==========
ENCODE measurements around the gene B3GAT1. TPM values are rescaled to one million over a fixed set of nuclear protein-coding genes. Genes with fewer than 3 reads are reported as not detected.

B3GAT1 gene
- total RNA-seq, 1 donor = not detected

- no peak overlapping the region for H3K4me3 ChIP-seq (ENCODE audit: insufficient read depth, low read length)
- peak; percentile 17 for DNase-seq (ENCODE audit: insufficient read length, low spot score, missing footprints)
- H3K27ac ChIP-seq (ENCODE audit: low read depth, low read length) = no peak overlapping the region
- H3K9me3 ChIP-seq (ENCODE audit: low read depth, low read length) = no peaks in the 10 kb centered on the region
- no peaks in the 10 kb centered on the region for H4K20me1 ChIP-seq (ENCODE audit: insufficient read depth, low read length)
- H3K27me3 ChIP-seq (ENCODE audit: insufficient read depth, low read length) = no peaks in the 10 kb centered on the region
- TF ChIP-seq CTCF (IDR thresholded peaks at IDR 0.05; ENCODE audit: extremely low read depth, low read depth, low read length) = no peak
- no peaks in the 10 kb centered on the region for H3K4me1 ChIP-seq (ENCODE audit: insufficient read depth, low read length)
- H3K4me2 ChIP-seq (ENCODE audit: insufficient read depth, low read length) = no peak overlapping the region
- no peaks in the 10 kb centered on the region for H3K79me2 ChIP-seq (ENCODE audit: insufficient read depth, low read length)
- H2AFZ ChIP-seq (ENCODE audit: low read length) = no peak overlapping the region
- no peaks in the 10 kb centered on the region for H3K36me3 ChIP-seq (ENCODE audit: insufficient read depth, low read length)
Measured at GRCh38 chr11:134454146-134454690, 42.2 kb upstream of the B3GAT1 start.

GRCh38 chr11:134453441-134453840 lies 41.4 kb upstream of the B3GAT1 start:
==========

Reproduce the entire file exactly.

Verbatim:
ENCODE measurements around the gene B3GAT1. TPM values are rescaled to one million over a fixed set of nuclear protein-coding genes. Genes with fewer than 3 reads are reported as not detected.

B3GAT1 gene
- total RNA-seq, 1 donor = not detected

- no peak overlapping the region for H3K4me3 ChIP-seq (ENCODE audit: insufficient read depth, low read length)
- peak; percentile 17 for DNase-seq (ENCODE audit: insufficient read length, low spot score, missing footprints)
- H3K27ac ChIP-seq (ENCODE audit: low read depth, low read length) = no peak overlapping the region
- H3K9me3 ChIP-seq (ENCODE audit: low read depth, low read length) = no peaks in the 10 kb centered on the region
- no peaks in the 10 kb centered on the region for H4K20me1 ChIP-seq (ENCODE audit: insufficient read depth, low read length)
- H3K27me3 ChIP-seq (ENCODE audit: insufficient read depth, low read length) = no peaks in the 10 kb centered on the region
- TF ChIP-seq CTCF (IDR thresholded peaks at IDR 0.05; ENCODE audit: extremely low read depth, low read depth, low read length) = no peak
- no peaks in the 10 kb centered on the region for H3K4me1 ChIP-seq (ENCODE audit: insufficient read depth, low read length)
- H3K4me2 ChIP-seq (ENCODE audit: insufficient read depth, low read length) = no peak overlapping the region
- no peaks in the 10 kb centered on the region for H3K79me2 ChIP-seq (ENCODE audit: insufficient read depth, low read length)
- H2AFZ ChIP-seq (ENCODE audit: low read length) = no peak overlapping the region
- no peaks in the 10 kb centered on the region for H3K36me3 ChIP-seq (ENCODE audit: insufficient read depth, low read length)
Measured at GRCh38 chr11:134454146-134454690, 42.2 kb upstream of the B3GAT1 start.

GRCh38 chr11:134453441-134453840 lies 41.4 kb upstream of the B3GAT1 start: